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Got this from another forum.

From a state Biologist in La.

In recent years, brassicas (forage turnips, rape, kale, cabbage and fodder radishes) have become popular, cheap forage plantings for white-tailed deer food plots. Although brassicas have been used for grazing, allowing animals such as white-tailed deer to consume large quantities can be dangerous. These plants often contain large quantities of the alkaloids, glucosenolates, thioglucosides and SMCO (S-methylcysteine suphoxide), which are linked to a host of conditions including: poor performance, hemolytic anemia, goiter, nitrate/nitrite poisoning, rumen stasis (paralysis), polioencephalomalacia syndrome, bloat, embryonic death, poor conception, reduced birth weights, tongue extension, excess salivation, acute respiratory distress resulting in sudden death, blindness and diarrhea. Glucosinolate concentrations of as little as 0.4% by dry weight is considered to be toxic. Studies have reported concentrations in the tops and leaves of kales to be 1.2 to 6.3 grams per kilogram; and, forage rape or canola to range 2.9 to 11.9 grams per kilogram). Roots of turnips have concentrations as high or higher than those found in leaves and stems. The toxic dose of SMCO is 15 grams per 100 kilograms (fatal anemia) and 10 grams per 100 kilograms (low grade anemia). Concentrations of these chemicals are reported to increase immediate after a drought and frost conditions. The potential for poisoning is decreased if animals are encouraged to eat other forages or by using rotation grazing; both practices not practical with whitetails, since they tend to graze brassicas heavily during winter. If you use brassicas in your food plot program, you should take care to limit acreage and combine with other plants less toxic to ruminants.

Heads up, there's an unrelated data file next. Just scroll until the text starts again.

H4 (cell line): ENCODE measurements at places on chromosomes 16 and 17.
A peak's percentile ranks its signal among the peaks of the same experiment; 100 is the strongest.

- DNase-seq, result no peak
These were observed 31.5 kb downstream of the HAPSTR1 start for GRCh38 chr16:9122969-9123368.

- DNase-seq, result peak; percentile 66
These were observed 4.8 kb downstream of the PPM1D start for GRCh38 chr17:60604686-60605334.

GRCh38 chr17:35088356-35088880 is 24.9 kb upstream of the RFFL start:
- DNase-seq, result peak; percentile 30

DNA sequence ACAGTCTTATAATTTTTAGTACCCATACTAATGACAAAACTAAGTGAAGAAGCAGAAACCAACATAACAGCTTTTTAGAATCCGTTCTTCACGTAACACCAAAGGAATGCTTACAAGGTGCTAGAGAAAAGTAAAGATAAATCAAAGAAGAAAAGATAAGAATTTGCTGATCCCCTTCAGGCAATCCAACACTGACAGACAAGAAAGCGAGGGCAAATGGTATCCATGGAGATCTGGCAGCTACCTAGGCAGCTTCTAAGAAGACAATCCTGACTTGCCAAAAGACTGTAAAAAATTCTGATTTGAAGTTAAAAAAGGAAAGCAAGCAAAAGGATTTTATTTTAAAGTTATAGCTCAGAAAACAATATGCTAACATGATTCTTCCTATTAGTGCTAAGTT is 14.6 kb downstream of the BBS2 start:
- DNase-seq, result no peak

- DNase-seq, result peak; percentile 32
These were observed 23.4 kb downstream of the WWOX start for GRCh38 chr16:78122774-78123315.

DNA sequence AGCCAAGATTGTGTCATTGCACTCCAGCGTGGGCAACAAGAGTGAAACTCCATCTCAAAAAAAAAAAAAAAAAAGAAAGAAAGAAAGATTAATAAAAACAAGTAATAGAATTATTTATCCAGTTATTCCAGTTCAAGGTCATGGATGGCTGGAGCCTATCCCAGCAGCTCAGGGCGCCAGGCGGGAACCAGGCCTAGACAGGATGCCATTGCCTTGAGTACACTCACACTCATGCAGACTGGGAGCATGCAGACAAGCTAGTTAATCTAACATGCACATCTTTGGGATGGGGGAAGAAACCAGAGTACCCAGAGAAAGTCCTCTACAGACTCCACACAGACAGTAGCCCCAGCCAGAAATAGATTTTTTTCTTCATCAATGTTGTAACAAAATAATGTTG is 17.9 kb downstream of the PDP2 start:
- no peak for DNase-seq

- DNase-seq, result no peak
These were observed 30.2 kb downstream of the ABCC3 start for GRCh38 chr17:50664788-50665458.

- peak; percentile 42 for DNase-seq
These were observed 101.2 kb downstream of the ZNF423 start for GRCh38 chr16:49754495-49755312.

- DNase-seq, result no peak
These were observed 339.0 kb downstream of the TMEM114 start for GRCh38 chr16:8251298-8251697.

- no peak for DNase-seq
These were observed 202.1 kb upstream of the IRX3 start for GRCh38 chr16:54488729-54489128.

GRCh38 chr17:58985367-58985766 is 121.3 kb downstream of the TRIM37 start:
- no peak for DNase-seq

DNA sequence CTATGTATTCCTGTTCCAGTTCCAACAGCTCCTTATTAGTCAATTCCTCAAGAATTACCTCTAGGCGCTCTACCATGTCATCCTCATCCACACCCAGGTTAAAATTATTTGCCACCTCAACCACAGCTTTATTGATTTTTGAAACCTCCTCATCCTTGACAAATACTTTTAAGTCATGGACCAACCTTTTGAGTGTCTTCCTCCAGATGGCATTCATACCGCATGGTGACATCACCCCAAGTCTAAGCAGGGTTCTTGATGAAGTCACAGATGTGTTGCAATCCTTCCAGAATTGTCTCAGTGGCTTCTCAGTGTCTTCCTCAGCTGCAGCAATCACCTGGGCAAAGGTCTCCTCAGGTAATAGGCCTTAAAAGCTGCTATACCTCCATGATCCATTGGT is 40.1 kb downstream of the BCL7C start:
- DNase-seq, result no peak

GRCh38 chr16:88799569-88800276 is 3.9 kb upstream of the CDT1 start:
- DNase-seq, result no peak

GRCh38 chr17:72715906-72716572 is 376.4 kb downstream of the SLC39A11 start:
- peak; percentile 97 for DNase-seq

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One thing to keep in mind is that deer, while they will hit brassicas heavily, will also be browsing on natural forages and thereby balance thinsg out. Now, if you had them in a fence and all they ate was brassicas, you'd have a problem.

Everything in moderation.......
 

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There is not any specific information there concerning the risk to deer in our wild deer food plot situations. I'm not sure how great the risk is.
All feeds (as well as foods that we eat) contain chemicals that are dangerous in large doses, so it is hard to sort out articles like this.
 
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